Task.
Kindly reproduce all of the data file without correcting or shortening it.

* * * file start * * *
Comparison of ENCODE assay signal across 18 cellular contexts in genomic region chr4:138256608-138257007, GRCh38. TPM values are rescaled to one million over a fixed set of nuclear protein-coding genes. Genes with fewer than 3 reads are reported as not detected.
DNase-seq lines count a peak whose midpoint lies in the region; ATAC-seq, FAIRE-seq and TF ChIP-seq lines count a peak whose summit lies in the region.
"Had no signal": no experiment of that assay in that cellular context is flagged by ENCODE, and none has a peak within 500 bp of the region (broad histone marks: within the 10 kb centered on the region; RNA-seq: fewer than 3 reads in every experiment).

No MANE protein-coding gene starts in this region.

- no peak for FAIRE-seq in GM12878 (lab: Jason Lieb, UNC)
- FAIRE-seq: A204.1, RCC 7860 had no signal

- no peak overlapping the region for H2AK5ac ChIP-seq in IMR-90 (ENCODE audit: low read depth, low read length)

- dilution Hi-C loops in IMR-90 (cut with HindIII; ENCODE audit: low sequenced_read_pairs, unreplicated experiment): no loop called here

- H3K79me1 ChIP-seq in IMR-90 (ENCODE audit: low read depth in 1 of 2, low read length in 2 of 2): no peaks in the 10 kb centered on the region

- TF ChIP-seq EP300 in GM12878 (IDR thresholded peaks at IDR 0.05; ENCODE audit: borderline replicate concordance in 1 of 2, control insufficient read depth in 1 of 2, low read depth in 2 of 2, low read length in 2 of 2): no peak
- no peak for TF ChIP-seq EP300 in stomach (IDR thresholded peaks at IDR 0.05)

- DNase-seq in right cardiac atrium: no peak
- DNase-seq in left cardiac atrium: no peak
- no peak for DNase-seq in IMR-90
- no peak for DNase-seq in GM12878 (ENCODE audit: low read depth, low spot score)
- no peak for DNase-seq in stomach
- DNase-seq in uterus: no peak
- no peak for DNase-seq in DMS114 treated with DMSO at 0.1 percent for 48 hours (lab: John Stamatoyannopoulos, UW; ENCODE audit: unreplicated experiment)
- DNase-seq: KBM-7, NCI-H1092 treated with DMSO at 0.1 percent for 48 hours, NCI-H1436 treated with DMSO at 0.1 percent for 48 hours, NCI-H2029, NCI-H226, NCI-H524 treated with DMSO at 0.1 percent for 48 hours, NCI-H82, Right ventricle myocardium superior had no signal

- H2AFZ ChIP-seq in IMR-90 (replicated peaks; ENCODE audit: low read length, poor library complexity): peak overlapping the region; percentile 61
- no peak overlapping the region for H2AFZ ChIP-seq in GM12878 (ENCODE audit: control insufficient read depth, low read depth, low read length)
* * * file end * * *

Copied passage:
Comparison of ENCODE assay signal across 18 cellular contexts in genomic region chr4:138256608-138257007, GRCh38. TPM values are rescaled to one million over a fixed set of nuclear protein-coding genes. Genes with fewer than 3 reads are reported as not detected.
DNase-seq lines count a peak whose midpoint lies in the region; ATAC-seq, FAIRE-seq and TF ChIP-seq lines count a peak whose summit lies in the region.
"Had no signal": no experiment of that assay in that cellular context is flagged by ENCODE, and none has a peak within 500 bp of the region (broad histone marks: within the 10 kb centered on the region; RNA-seq: fewer than 3 reads in every experiment).

No MANE protein-coding gene starts in this region.

- no peak for FAIRE-seq in GM12878 (lab: Jason Lieb, UNC)
- FAIRE-seq: A204.1, RCC 7860 had no signal

- no peak overlapping the region for H2AK5ac ChIP-seq in IMR-90 (ENCODE audit: low read depth, low read length)

- dilution Hi-C loops in IMR-90 (cut with HindIII; ENCODE audit: low sequenced_read_pairs, unreplicated experiment): no loop called here

- H3K79me1 ChIP-seq in IMR-90 (ENCODE audit: low read depth in 1 of 2, low read length in 2 of 2): no peaks in the 10 kb centered on the region

- TF ChIP-seq EP300 in GM12878 (IDR thresholded peaks at IDR 0.05; ENCODE audit: borderline replicate concordance in 1 of 2, control insufficient read depth in 1 of 2, low read depth in 2 of 2, low read length in 2 of 2): no peak
- no peak for TF ChIP-seq EP300 in stomach (IDR thresholded peaks at IDR 0.05)

- DNase-seq in right cardiac atrium: no peak
- DNase-seq in left cardiac atrium: no peak
- no peak for DNase-seq in IMR-90
- no peak for DNase-seq in GM12878 (ENCODE audit: low read depth, low spot score)
- no peak for DNase-seq in stomach
- DNase-seq in uterus: no peak
- no peak for DNase-seq in DMS114 treated with DMSO at 0.1 percent for 48 hours (lab: John Stamatoyannopoulos, UW; ENCODE audit: unreplicated experiment)
- DNase-seq: KBM-7, NCI-H1092 treated with DMSO at 0.1 percent for 48 hours, NCI-H1436 treated with DMSO at 0.1 percent for 48 hours, NCI-H2029, NCI-H226, NCI-H524 treated with DMSO at 0.1 percent for 48 hours, NCI-H82, Right ventricle myocardium superior had no signal

- H2AFZ ChIP-seq in IMR-90 (replicated peaks; ENCODE audit: low read length, poor library complexity): peak overlapping the region; percentile 61
- no peak overlapping the region for H2AFZ ChIP-seq in GM12878 (ENCODE audit: control insufficient read depth, low read depth, low read length)